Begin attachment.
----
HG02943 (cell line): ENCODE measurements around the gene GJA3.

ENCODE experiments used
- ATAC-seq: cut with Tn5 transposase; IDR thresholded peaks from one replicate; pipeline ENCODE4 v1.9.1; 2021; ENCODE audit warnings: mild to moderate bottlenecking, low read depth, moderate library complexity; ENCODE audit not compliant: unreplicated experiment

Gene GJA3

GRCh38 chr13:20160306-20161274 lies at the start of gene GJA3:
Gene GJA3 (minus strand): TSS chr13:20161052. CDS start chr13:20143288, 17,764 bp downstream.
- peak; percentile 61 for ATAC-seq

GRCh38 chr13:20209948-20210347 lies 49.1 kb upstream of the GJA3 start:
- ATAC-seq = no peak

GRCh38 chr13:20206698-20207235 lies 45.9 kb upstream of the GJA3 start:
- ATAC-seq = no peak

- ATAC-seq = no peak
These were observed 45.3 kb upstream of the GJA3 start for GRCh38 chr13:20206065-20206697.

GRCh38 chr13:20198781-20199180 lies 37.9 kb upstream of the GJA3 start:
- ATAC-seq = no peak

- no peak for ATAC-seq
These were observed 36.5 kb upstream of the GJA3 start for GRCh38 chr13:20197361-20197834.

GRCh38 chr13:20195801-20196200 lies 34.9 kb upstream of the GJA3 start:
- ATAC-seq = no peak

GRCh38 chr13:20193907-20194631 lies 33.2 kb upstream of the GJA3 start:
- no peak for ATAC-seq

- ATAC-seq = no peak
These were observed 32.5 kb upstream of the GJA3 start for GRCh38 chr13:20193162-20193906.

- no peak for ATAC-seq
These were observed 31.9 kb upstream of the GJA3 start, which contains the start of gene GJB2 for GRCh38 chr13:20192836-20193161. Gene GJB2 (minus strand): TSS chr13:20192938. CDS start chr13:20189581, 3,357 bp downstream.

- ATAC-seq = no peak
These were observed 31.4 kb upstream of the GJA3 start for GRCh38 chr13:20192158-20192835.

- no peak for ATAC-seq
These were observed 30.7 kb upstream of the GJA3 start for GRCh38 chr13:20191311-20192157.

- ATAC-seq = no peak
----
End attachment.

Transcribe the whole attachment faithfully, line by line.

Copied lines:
HG02943 (cell line): ENCODE measurements around the gene GJA3.

ENCODE experiments used
- ATAC-seq: cut with Tn5 transposase; IDR thresholded peaks from one replicate; pipeline ENCODE4 v1.9.1; 2021; ENCODE audit warnings: mild to moderate bottlenecking, low read depth, moderate library complexity; ENCODE audit not compliant: unreplicated experiment

Gene GJA3

GRCh38 chr13:20160306-20161274 lies at the start of gene GJA3:
Gene GJA3 (minus strand): TSS chr13:20161052. CDS start chr13:20143288, 17,764 bp downstream.
- peak; percentile 61 for ATAC-seq

GRCh38 chr13:20209948-20210347 lies 49.1 kb upstream of the GJA3 start:
- ATAC-seq = no peak

GRCh38 chr13:20206698-20207235 lies 45.9 kb upstream of the GJA3 start:
- ATAC-seq = no peak

- ATAC-seq = no peak
These were observed 45.3 kb upstream of the GJA3 start for GRCh38 chr13:20206065-20206697.

GRCh38 chr13:20198781-20199180 lies 37.9 kb upstream of the GJA3 start:
- ATAC-seq = no peak

- no peak for ATAC-seq
These were observed 36.5 kb upstream of the GJA3 start for GRCh38 chr13:20197361-20197834.

GRCh38 chr13:20195801-20196200 lies 34.9 kb upstream of the GJA3 start:
- ATAC-seq = no peak

GRCh38 chr13:20193907-20194631 lies 33.2 kb upstream of the GJA3 start:
- no peak for ATAC-seq

- ATAC-seq = no peak
These were observed 32.5 kb upstream of the GJA3 start for GRCh38 chr13:20193162-20193906.

- no peak for ATAC-seq
These were observed 31.9 kb upstream of the GJA3 start, which contains the start of gene GJB2 for GRCh38 chr13:20192836-20193161. Gene GJB2 (minus strand): TSS chr13:20192938. CDS start chr13:20189581, 3,357 bp downstream.

- ATAC-seq = no peak
These were observed 31.4 kb upstream of the GJA3 start for GRCh38 chr13:20192158-20192835.

- no peak for ATAC-seq
These were observed 30.7 kb upstream of the GJA3 start for GRCh38 chr13:20191311-20192157.

- ATAC-seq = no peak